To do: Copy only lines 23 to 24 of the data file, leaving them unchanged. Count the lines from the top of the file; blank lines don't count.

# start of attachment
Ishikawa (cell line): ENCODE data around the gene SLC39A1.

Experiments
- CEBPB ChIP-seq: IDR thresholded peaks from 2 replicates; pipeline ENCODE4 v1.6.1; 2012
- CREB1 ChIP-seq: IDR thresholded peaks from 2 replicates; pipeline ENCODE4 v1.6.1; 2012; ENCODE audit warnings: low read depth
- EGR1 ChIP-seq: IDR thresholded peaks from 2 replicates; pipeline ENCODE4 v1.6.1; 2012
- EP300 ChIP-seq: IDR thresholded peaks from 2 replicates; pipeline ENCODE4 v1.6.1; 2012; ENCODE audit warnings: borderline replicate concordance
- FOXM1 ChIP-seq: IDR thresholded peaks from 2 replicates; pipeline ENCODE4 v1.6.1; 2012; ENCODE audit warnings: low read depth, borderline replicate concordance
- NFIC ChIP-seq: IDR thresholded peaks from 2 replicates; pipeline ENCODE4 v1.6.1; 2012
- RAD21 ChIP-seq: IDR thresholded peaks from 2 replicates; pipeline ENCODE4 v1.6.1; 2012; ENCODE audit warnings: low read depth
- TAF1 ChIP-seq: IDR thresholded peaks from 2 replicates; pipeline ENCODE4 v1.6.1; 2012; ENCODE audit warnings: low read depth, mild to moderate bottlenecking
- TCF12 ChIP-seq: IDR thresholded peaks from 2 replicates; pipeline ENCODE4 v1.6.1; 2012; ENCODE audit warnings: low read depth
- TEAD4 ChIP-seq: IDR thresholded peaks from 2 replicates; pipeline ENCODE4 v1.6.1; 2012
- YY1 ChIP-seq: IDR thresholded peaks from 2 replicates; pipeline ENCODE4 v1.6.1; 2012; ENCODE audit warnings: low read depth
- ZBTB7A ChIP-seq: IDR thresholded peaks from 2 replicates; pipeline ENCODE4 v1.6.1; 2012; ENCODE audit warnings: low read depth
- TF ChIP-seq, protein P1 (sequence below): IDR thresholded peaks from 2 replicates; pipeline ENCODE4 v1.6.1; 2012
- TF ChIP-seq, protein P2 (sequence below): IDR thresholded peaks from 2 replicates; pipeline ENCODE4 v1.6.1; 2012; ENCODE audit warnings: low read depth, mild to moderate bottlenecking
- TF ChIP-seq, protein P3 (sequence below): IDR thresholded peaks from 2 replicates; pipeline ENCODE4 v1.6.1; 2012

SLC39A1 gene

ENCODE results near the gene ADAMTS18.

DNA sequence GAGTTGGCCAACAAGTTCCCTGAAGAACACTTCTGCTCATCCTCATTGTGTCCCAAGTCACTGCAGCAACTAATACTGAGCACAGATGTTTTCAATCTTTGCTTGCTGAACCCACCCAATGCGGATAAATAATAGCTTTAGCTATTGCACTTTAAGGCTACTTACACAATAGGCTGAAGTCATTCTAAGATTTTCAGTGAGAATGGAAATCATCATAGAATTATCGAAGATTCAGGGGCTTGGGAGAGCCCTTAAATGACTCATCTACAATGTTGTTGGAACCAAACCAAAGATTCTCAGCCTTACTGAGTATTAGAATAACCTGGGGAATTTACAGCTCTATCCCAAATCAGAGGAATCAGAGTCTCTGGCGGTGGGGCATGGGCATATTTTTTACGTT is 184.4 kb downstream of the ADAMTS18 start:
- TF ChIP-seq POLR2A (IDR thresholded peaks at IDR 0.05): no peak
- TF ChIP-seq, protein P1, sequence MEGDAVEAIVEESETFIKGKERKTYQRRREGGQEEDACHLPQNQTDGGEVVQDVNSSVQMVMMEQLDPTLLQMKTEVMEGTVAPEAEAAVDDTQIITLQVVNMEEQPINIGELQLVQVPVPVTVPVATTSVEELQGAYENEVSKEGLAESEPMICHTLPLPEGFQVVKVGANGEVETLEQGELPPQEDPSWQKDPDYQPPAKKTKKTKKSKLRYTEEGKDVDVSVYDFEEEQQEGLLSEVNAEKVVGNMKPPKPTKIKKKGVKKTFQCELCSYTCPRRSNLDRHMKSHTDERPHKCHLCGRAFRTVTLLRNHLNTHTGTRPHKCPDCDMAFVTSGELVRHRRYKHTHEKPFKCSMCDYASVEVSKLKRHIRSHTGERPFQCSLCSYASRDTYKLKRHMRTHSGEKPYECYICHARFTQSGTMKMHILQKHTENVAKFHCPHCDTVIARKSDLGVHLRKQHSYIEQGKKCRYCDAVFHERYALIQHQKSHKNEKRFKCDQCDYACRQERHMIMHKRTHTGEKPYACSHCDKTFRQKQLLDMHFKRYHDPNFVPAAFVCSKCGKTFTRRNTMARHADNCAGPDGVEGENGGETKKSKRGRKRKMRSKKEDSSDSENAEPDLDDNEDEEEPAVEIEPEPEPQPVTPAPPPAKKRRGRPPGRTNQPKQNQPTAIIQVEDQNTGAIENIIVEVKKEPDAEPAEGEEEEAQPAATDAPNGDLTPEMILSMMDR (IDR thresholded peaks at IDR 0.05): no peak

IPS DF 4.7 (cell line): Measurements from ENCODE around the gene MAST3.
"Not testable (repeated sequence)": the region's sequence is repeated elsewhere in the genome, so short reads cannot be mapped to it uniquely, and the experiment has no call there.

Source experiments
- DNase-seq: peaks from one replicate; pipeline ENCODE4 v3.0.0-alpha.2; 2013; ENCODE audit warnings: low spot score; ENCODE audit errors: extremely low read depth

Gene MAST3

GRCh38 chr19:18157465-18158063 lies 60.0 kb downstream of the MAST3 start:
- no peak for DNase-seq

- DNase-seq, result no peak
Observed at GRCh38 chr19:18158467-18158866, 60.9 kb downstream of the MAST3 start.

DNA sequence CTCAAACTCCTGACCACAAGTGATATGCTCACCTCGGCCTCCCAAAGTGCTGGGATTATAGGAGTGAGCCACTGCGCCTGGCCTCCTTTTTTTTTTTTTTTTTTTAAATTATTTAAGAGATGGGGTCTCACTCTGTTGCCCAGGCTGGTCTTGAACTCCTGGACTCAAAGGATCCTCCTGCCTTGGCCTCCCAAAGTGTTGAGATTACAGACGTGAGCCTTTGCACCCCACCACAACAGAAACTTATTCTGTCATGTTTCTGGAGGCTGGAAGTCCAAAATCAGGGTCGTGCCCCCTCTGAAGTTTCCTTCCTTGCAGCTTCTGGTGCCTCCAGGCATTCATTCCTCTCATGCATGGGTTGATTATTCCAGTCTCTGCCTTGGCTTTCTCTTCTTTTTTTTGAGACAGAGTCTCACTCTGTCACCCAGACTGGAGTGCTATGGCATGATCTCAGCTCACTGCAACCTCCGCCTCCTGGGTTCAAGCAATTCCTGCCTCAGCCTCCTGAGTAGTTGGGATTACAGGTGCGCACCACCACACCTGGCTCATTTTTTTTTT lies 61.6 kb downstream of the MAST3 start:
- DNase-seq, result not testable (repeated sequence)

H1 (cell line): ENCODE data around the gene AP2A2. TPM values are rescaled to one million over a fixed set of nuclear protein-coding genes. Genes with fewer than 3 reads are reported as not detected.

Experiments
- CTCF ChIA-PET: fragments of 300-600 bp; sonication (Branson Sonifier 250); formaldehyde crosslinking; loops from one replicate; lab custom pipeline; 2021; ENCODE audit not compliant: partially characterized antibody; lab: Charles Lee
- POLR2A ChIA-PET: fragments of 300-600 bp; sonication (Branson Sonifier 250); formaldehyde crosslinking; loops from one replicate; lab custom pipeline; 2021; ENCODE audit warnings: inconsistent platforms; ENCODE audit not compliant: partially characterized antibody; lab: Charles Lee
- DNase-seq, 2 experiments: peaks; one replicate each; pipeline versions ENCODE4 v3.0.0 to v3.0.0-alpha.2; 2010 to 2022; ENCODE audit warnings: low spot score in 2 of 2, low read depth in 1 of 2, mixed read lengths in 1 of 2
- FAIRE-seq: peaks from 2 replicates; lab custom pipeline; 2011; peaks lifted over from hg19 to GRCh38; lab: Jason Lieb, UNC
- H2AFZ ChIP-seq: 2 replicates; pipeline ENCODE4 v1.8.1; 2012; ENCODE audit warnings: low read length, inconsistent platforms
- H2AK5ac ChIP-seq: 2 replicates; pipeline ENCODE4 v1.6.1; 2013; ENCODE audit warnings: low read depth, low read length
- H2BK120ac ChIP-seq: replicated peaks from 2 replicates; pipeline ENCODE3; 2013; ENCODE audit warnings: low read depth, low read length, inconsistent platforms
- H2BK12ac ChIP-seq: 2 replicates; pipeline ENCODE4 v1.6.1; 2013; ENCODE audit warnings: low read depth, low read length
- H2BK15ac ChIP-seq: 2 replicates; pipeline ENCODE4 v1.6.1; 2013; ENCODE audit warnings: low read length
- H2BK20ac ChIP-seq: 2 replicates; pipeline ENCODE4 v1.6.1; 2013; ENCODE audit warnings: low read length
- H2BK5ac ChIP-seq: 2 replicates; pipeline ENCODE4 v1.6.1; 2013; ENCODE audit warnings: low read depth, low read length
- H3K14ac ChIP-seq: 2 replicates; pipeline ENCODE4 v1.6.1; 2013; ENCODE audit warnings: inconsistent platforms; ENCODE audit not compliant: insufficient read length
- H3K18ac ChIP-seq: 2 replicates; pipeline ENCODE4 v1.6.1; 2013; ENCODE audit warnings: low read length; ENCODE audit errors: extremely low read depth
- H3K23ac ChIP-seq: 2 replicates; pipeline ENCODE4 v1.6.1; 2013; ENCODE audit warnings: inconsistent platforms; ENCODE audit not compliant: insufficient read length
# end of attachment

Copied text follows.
IPS DF 4.7 (cell line): Measurements from ENCODE around the gene MAST3.
"Not testable (repeated sequence)": the region's sequence is repeated elsewhere in the genome, so short reads cannot be mapped to it uniquely, and the experiment has no call there.